The last few posts have been fairly rural – which is reasonable given where I am at the moment. But to carry on from yesterday’s insomnia, I’ve dug out this older, rather more urban piece:
Sounds rise through plaster, wood and dust; they twist
between the ceiling joists, and round ceramic tiles to twine
with moonlight, drifting, woven in dreams, until
they filter into consciousness. Then,
there are no more dreams:
the sounds contract
to words as hard
and tight as fists that punch
into the sobbing night.
I hear the darkness
catch its breath
and a banshee wail
drags the dawn
I think that must have been written around six years ago – and I’m still not happy with the line breaks – and I remember clearly the noises at night in the block of flats where I was living that inspired it.
I also remember the discussions at the local poetry workshop about that final “banshee wail”. I know perfectly well what I mean by it: it really is intended to be a specific sound.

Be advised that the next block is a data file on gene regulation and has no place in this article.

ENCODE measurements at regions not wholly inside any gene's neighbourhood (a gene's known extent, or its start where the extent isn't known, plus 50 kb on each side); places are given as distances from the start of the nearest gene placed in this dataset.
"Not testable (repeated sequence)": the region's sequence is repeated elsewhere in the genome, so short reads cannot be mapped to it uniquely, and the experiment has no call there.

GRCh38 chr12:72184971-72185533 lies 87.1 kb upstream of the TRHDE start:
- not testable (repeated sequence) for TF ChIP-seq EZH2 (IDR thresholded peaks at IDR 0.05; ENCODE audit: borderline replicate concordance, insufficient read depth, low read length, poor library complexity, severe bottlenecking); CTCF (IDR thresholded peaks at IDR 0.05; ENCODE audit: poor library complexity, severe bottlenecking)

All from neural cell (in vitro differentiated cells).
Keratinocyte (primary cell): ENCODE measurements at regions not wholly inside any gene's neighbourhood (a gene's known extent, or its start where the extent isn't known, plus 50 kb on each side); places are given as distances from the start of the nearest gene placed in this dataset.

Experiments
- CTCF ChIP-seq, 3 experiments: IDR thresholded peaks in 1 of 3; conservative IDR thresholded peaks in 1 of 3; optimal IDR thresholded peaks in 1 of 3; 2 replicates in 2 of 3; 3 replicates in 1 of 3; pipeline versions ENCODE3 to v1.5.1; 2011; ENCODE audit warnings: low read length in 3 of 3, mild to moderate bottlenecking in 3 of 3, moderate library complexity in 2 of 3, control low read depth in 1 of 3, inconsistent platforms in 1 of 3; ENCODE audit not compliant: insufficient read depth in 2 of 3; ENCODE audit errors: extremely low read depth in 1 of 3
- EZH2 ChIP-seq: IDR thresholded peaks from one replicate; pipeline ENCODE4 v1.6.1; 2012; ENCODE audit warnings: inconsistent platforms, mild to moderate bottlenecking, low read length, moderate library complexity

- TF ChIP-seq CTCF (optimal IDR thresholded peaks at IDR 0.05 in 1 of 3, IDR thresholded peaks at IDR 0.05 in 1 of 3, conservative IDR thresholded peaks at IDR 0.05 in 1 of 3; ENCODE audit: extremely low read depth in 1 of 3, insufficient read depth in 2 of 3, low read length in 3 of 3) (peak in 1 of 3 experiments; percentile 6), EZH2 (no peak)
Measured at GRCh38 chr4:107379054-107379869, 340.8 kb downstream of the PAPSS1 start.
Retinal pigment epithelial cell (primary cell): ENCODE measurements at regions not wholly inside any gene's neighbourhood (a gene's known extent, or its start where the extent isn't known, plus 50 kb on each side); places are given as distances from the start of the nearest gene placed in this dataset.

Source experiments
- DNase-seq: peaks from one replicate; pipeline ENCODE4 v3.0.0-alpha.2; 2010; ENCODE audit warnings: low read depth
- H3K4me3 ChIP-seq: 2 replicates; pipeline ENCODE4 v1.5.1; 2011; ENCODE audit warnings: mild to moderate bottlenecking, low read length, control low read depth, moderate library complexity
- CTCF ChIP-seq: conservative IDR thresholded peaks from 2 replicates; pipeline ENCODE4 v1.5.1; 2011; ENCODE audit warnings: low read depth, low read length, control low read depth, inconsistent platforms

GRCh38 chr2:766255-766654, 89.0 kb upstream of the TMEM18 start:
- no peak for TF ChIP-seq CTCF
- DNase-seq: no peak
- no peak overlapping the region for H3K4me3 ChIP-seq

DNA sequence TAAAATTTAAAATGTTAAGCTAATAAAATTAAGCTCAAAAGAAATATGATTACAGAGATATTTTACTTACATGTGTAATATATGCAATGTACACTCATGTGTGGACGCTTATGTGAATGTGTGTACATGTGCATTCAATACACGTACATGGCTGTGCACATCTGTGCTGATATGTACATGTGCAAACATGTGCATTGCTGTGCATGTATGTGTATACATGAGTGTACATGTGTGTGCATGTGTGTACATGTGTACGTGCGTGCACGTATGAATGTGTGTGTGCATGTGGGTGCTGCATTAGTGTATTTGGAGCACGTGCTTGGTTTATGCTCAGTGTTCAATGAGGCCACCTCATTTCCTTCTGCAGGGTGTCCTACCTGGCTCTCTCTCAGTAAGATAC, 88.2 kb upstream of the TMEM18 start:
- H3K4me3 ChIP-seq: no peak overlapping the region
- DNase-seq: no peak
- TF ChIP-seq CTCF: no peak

I don’t think anyone at the group understood, though, and there was a lot of discussion about how important it is to know what the poet means by every phrase. I don’t think it is particularly important: even if the phrase in question may reveal the specific intention of the whole piece, there may be other interpretations and the reader may still get something out of the reading.
There’s far more to poetry than concrete images, and we all bring our own preconceptions and cultural background to our readings, so ‘understanding’ is not a single fixed state.
It’s impossible to be aware of everything a writer had in mind when they wrote a poem. My recently posted poem, time passes, (which has now been redrafted several times) was given that title in reference to Dylan Thomas’s Under Milkwood. Anyone who recognised the phrase will get, perhaps, a tiny bit more out of the idea. And anyone who knows the longer quotation “Time passes. Listen. Time Passes.” may get even more.
But in reality, I had forgotten the longer quotation, so the reader who has a deeper knowledge of Under Milkwood may give me credit for something I was unaware of when I alluded to it.
Sometimes even the writer doesn’t quite know what they have written.